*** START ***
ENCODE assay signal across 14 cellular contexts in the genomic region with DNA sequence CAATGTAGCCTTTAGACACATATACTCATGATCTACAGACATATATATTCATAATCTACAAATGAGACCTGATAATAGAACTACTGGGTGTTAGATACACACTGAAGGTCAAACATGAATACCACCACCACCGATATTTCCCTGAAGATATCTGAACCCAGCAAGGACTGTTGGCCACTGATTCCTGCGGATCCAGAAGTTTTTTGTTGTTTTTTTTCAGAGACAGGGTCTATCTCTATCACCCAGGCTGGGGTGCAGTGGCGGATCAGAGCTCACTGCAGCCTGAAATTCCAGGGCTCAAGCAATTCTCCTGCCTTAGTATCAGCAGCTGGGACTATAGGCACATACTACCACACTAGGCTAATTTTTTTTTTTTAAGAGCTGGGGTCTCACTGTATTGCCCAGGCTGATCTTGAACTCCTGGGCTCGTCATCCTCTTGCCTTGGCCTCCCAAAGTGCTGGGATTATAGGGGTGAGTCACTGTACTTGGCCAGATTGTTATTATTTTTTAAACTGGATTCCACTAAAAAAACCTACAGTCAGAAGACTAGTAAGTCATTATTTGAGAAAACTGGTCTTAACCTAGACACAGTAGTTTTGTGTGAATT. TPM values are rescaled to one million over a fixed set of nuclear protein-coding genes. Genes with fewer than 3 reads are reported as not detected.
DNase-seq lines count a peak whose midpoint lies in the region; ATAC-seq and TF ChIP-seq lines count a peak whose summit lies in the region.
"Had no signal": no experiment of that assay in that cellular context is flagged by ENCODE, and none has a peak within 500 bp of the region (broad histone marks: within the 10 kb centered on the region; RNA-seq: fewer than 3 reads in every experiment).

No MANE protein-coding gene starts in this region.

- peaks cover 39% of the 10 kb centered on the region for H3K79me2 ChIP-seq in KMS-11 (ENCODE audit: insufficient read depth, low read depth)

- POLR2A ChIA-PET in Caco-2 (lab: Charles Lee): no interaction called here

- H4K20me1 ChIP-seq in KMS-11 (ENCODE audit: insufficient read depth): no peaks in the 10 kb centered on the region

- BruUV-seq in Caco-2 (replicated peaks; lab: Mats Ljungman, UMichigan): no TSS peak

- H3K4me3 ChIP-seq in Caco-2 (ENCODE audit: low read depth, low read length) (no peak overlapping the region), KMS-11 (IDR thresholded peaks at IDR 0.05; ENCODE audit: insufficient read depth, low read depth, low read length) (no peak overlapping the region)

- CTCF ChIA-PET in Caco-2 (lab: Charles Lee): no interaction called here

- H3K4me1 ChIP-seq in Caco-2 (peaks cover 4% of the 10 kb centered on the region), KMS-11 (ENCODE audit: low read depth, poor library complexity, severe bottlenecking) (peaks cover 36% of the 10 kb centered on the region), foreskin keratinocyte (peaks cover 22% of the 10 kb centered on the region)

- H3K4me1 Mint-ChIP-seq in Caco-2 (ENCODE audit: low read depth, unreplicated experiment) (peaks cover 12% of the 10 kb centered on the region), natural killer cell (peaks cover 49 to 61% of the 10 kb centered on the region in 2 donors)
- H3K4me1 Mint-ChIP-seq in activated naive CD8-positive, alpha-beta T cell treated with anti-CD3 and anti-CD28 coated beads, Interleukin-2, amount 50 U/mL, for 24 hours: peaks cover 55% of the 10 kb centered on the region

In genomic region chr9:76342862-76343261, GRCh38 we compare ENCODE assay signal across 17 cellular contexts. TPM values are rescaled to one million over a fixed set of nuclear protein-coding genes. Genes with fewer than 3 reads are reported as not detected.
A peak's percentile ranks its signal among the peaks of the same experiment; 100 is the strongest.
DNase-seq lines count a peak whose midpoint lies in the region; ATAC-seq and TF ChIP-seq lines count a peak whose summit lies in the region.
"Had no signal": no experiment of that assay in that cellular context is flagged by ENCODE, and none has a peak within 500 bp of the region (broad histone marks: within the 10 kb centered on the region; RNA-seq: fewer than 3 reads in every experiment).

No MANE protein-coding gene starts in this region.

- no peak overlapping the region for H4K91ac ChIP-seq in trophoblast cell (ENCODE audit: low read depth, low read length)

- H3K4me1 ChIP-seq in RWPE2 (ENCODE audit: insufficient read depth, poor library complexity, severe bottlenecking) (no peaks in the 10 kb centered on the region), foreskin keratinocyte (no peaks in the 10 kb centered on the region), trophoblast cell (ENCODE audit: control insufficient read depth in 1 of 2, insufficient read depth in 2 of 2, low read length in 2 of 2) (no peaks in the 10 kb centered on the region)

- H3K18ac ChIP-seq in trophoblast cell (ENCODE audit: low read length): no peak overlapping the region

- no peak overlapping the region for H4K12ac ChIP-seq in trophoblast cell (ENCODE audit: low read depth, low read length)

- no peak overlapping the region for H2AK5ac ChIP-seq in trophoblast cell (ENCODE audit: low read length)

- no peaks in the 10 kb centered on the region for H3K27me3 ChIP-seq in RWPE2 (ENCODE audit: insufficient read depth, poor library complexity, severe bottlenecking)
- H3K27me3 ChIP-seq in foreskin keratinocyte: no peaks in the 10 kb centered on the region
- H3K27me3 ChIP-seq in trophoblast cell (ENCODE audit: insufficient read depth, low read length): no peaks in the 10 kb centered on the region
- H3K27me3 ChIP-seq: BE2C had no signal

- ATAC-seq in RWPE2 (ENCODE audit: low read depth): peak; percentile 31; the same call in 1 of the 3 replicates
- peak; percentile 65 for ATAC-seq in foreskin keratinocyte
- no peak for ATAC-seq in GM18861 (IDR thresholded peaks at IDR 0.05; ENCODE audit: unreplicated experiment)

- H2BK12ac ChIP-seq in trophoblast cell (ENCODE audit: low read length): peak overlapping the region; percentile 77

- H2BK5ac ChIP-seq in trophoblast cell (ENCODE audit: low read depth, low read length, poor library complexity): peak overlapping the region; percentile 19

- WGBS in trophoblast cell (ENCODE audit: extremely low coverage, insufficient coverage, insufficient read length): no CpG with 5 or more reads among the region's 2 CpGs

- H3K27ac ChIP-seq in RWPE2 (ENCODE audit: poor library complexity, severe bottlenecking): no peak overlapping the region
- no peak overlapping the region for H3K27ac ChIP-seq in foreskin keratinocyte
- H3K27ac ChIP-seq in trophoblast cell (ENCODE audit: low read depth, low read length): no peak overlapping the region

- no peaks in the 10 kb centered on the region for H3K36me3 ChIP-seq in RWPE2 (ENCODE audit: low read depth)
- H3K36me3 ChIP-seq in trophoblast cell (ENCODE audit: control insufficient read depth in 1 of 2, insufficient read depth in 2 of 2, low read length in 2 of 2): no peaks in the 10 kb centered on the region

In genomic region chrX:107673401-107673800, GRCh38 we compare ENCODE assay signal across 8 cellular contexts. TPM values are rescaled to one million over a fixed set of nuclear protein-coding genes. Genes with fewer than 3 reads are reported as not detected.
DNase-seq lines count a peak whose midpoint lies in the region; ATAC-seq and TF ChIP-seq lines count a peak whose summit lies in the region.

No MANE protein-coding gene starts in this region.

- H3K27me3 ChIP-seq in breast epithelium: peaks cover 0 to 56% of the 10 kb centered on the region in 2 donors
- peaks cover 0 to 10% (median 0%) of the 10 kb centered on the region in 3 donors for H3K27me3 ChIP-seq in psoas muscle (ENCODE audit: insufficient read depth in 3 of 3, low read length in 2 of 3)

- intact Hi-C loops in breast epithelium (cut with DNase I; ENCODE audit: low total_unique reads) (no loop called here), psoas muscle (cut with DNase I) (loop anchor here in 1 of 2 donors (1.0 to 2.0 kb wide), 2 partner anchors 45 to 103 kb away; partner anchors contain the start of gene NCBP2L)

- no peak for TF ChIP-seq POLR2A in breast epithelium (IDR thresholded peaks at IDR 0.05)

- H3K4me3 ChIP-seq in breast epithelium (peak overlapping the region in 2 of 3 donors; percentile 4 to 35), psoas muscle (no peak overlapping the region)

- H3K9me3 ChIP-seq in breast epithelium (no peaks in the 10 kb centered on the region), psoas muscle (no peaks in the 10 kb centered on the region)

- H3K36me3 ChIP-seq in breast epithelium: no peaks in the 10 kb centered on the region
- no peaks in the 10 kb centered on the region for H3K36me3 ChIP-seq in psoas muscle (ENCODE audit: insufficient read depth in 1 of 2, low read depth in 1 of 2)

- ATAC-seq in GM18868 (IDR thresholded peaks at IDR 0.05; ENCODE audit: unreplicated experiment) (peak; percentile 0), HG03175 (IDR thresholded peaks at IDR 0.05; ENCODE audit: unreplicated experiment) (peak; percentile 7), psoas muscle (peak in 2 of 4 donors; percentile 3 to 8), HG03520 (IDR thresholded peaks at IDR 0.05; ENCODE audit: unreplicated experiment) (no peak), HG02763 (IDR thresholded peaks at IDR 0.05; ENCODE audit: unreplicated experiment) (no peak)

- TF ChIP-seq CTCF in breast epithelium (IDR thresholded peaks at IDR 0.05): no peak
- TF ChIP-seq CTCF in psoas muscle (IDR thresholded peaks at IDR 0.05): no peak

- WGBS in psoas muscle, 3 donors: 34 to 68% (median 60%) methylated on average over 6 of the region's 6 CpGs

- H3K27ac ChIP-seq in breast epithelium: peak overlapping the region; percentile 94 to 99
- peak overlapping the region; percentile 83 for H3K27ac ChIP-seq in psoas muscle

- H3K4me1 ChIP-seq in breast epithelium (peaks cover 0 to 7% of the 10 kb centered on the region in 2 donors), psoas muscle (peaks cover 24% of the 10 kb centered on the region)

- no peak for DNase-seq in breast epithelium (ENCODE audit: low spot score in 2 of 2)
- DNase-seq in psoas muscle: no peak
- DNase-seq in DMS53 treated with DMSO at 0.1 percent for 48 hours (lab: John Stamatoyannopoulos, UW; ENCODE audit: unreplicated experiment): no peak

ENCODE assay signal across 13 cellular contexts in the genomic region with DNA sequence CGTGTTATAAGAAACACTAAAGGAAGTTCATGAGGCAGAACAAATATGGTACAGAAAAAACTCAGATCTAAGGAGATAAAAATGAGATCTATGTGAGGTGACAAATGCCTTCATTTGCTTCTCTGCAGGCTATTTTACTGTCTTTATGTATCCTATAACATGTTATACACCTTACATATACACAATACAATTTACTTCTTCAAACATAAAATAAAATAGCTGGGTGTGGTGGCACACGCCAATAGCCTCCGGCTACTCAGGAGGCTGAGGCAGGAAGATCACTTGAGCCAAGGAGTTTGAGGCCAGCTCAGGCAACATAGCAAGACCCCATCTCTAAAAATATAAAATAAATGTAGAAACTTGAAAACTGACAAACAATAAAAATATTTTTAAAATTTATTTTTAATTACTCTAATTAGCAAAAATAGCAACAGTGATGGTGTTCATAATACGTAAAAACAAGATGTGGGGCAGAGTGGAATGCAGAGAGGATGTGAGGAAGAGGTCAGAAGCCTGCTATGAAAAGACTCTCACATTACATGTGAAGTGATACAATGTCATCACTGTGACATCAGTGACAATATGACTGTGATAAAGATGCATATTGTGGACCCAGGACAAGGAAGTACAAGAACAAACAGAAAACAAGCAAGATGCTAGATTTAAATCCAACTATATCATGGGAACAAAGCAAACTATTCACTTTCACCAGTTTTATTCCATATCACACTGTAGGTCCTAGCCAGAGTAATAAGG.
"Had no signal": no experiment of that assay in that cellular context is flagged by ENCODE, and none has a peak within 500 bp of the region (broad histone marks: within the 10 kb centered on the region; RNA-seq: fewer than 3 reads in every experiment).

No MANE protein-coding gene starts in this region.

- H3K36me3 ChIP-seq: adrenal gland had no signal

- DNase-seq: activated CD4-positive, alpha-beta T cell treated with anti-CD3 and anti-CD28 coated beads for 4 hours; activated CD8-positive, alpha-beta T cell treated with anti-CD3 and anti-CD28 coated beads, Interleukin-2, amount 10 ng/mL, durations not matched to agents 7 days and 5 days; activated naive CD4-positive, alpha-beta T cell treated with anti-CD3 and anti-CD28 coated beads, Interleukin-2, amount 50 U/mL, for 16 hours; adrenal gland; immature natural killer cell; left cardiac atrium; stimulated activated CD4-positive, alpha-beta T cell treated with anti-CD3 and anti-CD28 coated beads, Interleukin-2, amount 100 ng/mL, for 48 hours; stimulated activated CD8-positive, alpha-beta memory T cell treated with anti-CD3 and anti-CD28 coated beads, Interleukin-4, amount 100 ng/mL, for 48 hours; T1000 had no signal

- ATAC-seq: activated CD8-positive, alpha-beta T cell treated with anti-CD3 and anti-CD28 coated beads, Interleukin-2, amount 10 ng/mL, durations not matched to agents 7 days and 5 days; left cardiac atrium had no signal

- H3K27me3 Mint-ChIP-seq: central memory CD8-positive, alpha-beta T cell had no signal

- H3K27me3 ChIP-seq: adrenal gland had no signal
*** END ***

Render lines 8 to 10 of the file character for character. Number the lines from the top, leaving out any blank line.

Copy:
- BruUV-seq in Caco-2 (replicated peaks; lab: Mats Ljungman, UMichigan): no TSS peak

- H3K4me3 ChIP-seq in Caco-2 (ENCODE audit: low read depth, low read length) (no peak overlapping the region), KMS-11 (IDR thresholded peaks at IDR 0.05; ENCODE audit: insufficient read depth, low read depth, low read length) (no peak overlapping the region)

- CTCF ChIA-PET in Caco-2 (lab: Charles Lee): no interaction called here